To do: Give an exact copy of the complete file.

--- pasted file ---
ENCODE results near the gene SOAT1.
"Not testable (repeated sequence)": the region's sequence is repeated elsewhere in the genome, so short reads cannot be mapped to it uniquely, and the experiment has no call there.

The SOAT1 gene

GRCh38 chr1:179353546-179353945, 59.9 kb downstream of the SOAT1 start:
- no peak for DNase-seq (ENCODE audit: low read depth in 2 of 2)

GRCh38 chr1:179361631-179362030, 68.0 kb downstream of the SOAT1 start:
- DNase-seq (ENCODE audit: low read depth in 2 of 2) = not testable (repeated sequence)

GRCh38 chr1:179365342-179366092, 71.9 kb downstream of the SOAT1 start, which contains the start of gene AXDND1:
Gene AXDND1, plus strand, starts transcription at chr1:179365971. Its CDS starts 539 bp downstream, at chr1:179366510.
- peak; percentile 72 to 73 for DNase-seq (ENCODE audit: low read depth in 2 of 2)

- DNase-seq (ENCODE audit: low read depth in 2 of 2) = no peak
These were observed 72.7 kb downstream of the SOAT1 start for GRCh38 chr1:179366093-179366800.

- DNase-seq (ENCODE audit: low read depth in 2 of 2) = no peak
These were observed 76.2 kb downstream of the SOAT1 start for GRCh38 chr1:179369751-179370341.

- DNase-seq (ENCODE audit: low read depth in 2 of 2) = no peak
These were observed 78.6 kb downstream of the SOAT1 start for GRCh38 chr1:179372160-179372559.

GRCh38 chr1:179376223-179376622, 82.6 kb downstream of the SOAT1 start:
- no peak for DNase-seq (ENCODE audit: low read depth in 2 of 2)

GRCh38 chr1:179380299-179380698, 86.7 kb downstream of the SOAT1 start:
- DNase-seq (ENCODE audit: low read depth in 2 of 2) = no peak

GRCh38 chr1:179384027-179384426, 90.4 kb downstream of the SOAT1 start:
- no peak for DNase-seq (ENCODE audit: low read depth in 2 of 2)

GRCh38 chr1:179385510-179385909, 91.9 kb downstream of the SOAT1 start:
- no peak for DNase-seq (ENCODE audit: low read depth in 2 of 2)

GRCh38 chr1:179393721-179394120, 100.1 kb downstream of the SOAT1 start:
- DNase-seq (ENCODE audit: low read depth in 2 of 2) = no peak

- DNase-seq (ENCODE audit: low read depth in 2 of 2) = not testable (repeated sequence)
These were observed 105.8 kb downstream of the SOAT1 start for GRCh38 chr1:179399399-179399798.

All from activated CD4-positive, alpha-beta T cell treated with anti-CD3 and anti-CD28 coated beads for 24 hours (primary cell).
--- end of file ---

ENCODE results near the gene SOAT1.
"Not testable (repeated sequence)": the region's sequence is repeated elsewhere in the genome, so short reads cannot be mapped to it uniquely, and the experiment has no call there.

The SOAT1 gene

GRCh38 chr1:179353546-179353945, 59.9 kb downstream of the SOAT1 start:
- no peak for DNase-seq (ENCODE audit: low read depth in 2 of 2)

GRCh38 chr1:179361631-179362030, 68.0 kb downstream of the SOAT1 start:
- DNase-seq (ENCODE audit: low read depth in 2 of 2) = not testable (repeated sequence)

GRCh38 chr1:179365342-179366092, 71.9 kb downstream of the SOAT1 start, which contains the start of gene AXDND1:
Gene AXDND1, plus strand, starts transcription at chr1:179365971. Its CDS starts 539 bp downstream, at chr1:179366510.
- peak; percentile 72 to 73 for DNase-seq (ENCODE audit: low read depth in 2 of 2)

- DNase-seq (ENCODE audit: low read depth in 2 of 2) = no peak
These were observed 72.7 kb downstream of the SOAT1 start for GRCh38 chr1:179366093-179366800.

- DNase-seq (ENCODE audit: low read depth in 2 of 2) = no peak
These were observed 76.2 kb downstream of the SOAT1 start for GRCh38 chr1:179369751-179370341.

- DNase-seq (ENCODE audit: low read depth in 2 of 2) = no peak
These were observed 78.6 kb downstream of the SOAT1 start for GRCh38 chr1:179372160-179372559.

GRCh38 chr1:179376223-179376622, 82.6 kb downstream of the SOAT1 start:
- no peak for DNase-seq (ENCODE audit: low read depth in 2 of 2)

GRCh38 chr1:179380299-179380698, 86.7 kb downstream of the SOAT1 start:
- DNase-seq (ENCODE audit: low read depth in 2 of 2) = no peak

GRCh38 chr1:179384027-179384426, 90.4 kb downstream of the SOAT1 start:
- no peak for DNase-seq (ENCODE audit: low read depth in 2 of 2)

GRCh38 chr1:179385510-179385909, 91.9 kb downstream of the SOAT1 start:
- no peak for DNase-seq (ENCODE audit: low read depth in 2 of 2)

GRCh38 chr1:179393721-179394120, 100.1 kb downstream of the SOAT1 start:
- DNase-seq (ENCODE audit: low read depth in 2 of 2) = no peak

- DNase-seq (ENCODE audit: low read depth in 2 of 2) = not testable (repeated sequence)
These were observed 105.8 kb downstream of the SOAT1 start for GRCh38 chr1:179399399-179399798.

All from activated CD4-positive, alpha-beta T cell treated with anti-CD3 and anti-CD28 coated beads for 24 hours (primary cell).